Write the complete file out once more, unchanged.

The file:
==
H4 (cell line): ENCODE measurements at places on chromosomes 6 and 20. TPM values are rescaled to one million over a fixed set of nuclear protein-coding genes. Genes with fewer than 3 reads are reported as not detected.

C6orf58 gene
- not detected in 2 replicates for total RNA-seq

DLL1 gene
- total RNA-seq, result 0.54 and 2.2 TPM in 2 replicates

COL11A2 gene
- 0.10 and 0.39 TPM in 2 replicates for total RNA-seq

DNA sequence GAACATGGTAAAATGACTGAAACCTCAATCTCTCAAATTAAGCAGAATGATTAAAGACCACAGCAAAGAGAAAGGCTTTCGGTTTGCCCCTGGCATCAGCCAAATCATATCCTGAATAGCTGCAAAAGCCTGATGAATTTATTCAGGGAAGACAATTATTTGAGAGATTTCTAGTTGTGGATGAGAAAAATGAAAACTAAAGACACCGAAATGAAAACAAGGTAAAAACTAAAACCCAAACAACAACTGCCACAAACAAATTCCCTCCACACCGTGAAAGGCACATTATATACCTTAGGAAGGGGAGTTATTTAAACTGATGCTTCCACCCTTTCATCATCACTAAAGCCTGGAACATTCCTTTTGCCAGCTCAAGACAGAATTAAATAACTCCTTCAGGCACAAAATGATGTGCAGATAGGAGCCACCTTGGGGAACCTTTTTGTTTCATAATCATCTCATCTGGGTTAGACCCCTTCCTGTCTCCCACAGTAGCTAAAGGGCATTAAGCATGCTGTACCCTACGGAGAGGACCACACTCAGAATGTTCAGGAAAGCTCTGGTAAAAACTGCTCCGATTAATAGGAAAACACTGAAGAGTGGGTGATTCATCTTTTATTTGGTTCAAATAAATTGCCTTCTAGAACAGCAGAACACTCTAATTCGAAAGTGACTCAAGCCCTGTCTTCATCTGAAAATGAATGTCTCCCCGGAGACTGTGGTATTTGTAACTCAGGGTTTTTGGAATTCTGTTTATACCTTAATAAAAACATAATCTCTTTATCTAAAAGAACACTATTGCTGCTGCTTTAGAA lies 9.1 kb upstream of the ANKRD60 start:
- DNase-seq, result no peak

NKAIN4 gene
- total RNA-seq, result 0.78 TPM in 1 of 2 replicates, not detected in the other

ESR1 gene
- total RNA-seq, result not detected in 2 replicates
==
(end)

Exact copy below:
H4 (cell line): ENCODE measurements at places on chromosomes 6 and 20. TPM values are rescaled to one million over a fixed set of nuclear protein-coding genes. Genes with fewer than 3 reads are reported as not detected.

C6orf58 gene
- not detected in 2 replicates for total RNA-seq

DLL1 gene
- total RNA-seq, result 0.54 and 2.2 TPM in 2 replicates

COL11A2 gene
- 0.10 and 0.39 TPM in 2 replicates for total RNA-seq

DNA sequence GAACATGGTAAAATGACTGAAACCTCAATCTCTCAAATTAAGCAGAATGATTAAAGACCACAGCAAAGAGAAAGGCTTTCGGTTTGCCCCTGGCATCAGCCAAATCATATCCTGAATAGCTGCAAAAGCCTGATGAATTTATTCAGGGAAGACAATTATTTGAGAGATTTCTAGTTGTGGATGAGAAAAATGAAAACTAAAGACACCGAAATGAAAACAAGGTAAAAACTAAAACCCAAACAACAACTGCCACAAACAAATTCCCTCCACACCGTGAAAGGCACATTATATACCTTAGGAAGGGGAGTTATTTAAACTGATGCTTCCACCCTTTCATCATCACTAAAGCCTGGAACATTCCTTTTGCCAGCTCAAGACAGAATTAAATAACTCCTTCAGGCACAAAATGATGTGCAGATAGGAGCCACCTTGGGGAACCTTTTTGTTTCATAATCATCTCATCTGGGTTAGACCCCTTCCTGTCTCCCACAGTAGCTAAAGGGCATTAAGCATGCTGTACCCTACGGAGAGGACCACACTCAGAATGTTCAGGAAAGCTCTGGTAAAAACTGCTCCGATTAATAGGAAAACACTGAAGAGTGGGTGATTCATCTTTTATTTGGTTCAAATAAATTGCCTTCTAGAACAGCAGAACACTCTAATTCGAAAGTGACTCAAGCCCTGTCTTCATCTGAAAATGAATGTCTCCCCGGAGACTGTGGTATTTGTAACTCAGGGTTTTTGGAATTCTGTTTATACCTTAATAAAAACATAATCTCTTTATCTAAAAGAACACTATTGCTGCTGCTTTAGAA lies 9.1 kb upstream of the ANKRD60 start:
- DNase-seq, result no peak

NKAIN4 gene
- total RNA-seq, result 0.78 TPM in 1 of 2 replicates, not detected in the other

ESR1 gene
- total RNA-seq, result not detected in 2 replicates